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How learning to meditate made me a better GP

Dr Jonty Heaversedge, a GP in southeast London, explains why meditation and ‘mindfulness’ can have tangible benefits in a GP's daily working life.

Dr Jonty Heaversedge, a GP in southeast London, explains why meditation and ‘mindfulness' can have tangible benefits in a GP's daily working life.

When I first heard about meditation and mindfulness I made a range of assumptions. When I talked about it to my friends they joked about the idea of me sitting cross-legged and eating lentils.

I was worried about getting involved in anything ‘religious'. I am generally somewhat cynical and, as a GP, my training has been based on scientific evidence.

My initial reasons for seeking out mindfulness were primarily personal – I was feeling pretty stuck in own life and wanted to find something to help me settle my mind and see more clearly how I needed to change.

I was lucky enough to find the Shambhala Meditation Centre in London. It offered a more secular approach to meditation and the teachers were open to my process of exploration. What I have learned since has inspired me both personally and professionally.

I am better at noticing my thoughts and actions, and the impact they have on me and other people. I am able to do this with less self-criticism and more humour than I used to. I am inquisitive about my life without feeling driven to try and solve every problem I encounter, and without getting trapped in a constant cycle of self-improvement.

Regular meditation has made me better able to be present in every situation that I encounter. This is not always comfortable - mindfulness allows us to see things as they are rather than as we would like them to be - but it also enables our head and our heart to cope no matter what the circumstances.

As a GP I am able to retain a degree of clarity in an otherwise hectic job, I am more confident in my relationships with colleagues, and I am more able to connect with my patients.

I am more attentive in consultations and less distracted by all the other thoughts jockeying for my attention. Overall, I am more able to see the big picture and to focus on caring for my patients not simply curing them.

Working in the grey area where biological, psychological, social and spiritual meet is very much the realm of the GP – we try to help people with their ‘pain' no matter what its source.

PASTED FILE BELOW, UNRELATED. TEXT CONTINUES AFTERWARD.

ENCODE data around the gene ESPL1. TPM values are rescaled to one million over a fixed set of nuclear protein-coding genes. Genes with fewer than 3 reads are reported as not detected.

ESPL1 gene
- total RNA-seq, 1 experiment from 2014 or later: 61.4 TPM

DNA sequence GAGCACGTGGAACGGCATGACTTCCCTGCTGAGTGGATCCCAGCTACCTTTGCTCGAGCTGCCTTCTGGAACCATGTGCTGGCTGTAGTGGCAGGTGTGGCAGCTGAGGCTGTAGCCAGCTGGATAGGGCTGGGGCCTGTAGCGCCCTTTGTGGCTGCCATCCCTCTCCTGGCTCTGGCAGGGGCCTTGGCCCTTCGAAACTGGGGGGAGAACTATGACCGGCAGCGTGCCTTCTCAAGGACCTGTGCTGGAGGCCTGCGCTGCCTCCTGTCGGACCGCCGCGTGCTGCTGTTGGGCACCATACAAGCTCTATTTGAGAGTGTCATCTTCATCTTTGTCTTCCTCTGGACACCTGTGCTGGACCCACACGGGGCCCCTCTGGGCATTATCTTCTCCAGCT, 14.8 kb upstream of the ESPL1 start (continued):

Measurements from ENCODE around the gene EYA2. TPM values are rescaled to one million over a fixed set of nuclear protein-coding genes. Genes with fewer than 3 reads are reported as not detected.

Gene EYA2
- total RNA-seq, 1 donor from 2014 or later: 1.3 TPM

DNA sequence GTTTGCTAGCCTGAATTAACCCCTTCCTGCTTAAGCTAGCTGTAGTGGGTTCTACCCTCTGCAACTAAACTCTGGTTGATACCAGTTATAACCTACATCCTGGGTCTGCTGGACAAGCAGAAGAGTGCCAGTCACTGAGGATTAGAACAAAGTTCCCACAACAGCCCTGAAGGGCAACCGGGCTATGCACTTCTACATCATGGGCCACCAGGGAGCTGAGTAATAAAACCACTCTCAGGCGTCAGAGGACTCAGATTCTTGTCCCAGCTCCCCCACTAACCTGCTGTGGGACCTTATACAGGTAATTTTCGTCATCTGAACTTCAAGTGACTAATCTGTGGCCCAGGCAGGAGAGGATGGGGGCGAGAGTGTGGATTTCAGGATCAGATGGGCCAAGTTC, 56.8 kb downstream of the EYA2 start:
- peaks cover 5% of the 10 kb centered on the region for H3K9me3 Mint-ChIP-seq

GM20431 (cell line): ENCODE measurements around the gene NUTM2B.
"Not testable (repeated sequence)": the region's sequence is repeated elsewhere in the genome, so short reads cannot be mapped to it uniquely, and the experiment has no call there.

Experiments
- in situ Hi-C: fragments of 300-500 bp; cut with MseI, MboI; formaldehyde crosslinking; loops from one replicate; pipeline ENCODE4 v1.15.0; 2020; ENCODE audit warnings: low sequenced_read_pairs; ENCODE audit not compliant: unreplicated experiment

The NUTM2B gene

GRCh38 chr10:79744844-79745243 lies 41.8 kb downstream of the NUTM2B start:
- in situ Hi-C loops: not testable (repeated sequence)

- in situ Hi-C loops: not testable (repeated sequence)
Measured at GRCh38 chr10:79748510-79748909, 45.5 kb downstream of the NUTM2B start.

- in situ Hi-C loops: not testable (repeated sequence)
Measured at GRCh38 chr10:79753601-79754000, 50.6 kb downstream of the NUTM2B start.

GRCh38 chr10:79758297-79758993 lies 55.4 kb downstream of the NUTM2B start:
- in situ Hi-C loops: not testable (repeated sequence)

What I haven't had available to me in the past, however, has been an approach that integrated mind and body and allowed me, or my patients, to connect the two. Mindfulness encourages just that. It is not simply a psychological technique for the treatment of mental health problems. It is a way of being in the world that allows us all to relate differently to every aspect of our lives.

A report put together recently by the Mental Health Foundation lays out the evidence for the sceptics. Research in this area is not easy but there is an increasing body of evidence to suggest that mindfulness practices can benefit every aspect of health and wellbeing.

The benefits of mindfulness in managing mental health problems are now pretty well understood and accepted - to the extent that it is recommended by NICE as a cost-effective treatment to prevent relapse in recurrent depression.

Mindfulness-based cognitive therapy halves the relapse rate in those who've had more than two episodes of depression and is as effective as antidepressant medication.

And the advantages of mindfulness go way beyond treating specific mental health problems. It can improve physical health by providing an antidote to the epidemic of stress that we are currently seeing - reducing cardiovascular risk and optimising immune functioning.

It also helps people manage chronic symptoms such as unremitting pain for which conventional medicine has only limited options available. Mindfulness can also help more widely by facilitating change in people with addictions, or even just unhealthy habits. It can improve the quality of our relationships and at work it can enhance our ability to pay attention and make better decisions.

Like most GPs, here in southeast London I currently have no NHS access to even NICE-recommended mindfulness interventions for patients who I know would benefit from them. But I very much hope that, given the growing body of evidence regarding its benefits and the increasing need for some way of looking after our minds in the 21st century, this will soon change.

Dr Jonty Heaversedge is the author of the forthcoming book ‘The Mindful Manifesto' published by Hay House.

Mindfulness is recommended by NICE as a cost effective treatment to prevent relapse in recurrent depression (credit: SuperFantastic Flickr)

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